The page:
I’ve been doing these books since 2016 and it’s been incredibly gratifying to see years of
romanticized and highly curated documentation of my life. I’m going to walk you through the process of how I make my scrapbooks—from how I approach taking the photos to how to I physically alter the books.
Photos & Making an *EDIT*
I typically opt to use primarily 35mm film photos in my scrapbook—it costs MONEY to shoot and develop them, so the images are always better because I’m more sparing with what I choose to document. This also makes culling selects to put into the book so much easier than going through thousands of iPhone photos (though I’ll sometimes use them too if it’s what I’ve got, or if it aids the story I’m trying to tell).
I edit the photos quick, if at all, to make the colors poppy or lighten things up. I don’t spend much time doing this because 1. I’m the primary audience for my scrapbooks, and I’m not trying to make money off of them or knock anyone’s socks off, so who cares if they’re perfect, and 2. If I’m a perfectionist about it, it’ll NEVER get finished because there’s not money on the line or people depending on me like there would be for a job/actual photo project. Fast and loose is the name of the game here.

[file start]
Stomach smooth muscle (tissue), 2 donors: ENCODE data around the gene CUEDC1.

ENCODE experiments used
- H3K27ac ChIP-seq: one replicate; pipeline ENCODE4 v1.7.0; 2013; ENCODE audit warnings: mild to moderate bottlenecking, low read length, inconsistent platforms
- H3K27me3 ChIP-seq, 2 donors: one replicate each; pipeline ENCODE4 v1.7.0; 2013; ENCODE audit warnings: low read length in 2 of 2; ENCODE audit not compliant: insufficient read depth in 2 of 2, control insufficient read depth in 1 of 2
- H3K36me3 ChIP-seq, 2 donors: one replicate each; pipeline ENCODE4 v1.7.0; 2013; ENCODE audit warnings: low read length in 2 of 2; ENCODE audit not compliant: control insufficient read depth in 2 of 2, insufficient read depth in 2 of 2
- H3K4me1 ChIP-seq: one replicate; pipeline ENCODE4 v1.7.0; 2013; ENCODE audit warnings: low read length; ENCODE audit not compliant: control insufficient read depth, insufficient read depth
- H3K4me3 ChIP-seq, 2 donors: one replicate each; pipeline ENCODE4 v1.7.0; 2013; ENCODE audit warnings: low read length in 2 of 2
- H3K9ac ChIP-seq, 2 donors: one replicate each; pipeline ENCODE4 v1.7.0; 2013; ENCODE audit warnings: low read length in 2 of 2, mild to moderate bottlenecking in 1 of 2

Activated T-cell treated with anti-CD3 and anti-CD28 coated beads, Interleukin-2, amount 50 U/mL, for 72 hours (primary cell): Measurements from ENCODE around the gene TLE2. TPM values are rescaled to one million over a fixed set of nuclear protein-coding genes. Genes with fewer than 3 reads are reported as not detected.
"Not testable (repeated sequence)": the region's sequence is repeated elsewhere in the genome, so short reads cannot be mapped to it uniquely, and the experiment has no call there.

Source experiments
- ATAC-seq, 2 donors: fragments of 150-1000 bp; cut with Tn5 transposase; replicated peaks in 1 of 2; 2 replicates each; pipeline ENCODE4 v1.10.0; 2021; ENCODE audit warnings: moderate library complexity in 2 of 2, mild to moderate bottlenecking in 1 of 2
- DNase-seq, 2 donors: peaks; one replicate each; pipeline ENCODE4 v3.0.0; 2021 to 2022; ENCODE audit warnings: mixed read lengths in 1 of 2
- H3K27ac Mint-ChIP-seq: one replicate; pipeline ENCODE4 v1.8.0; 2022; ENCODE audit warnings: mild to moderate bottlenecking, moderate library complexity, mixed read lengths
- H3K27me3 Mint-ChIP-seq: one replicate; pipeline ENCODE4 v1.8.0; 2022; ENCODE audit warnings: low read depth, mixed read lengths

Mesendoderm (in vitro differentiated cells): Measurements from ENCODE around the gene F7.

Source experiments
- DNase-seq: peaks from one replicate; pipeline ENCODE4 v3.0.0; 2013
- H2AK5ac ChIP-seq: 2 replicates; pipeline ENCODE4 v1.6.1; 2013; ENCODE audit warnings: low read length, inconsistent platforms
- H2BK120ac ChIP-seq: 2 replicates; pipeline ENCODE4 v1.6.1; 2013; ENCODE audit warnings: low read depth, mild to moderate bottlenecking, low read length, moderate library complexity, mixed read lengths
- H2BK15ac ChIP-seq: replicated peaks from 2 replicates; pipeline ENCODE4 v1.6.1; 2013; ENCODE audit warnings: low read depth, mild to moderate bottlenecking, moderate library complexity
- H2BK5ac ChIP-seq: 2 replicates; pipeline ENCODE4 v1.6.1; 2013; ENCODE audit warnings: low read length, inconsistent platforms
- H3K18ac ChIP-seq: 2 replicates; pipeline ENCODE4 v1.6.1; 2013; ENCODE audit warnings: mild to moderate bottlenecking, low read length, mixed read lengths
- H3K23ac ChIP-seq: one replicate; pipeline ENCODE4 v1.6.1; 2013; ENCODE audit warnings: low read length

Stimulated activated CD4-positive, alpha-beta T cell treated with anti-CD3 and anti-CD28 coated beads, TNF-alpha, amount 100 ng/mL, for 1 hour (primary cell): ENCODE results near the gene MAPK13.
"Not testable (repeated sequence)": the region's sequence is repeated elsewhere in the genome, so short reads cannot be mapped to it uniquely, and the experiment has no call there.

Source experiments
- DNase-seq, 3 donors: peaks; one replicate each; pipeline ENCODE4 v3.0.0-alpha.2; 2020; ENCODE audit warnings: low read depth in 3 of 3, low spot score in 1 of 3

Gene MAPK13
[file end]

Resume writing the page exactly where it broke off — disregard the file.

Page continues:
I pick the best photos from each roll and put them in a separate folder of selects that I want to use in the scrapbook.
Designing the Book
I use an online book-creating site called Blurb because I really like the quality of their products and they run sales all the time, so I never order a book without at least a 30% off coupon. (I’ve done sponsored content for Blurb in the past, but this is not that. I am genuinely into it). Because this is not an ad, I’ll say this: you can do the same thing from sites like Shutterfly or hell, probably even Walgreens. Explore your options and find something that fits in your budget! I started using Blurb because one of my college professors recommended them to me. Shout out to Forest!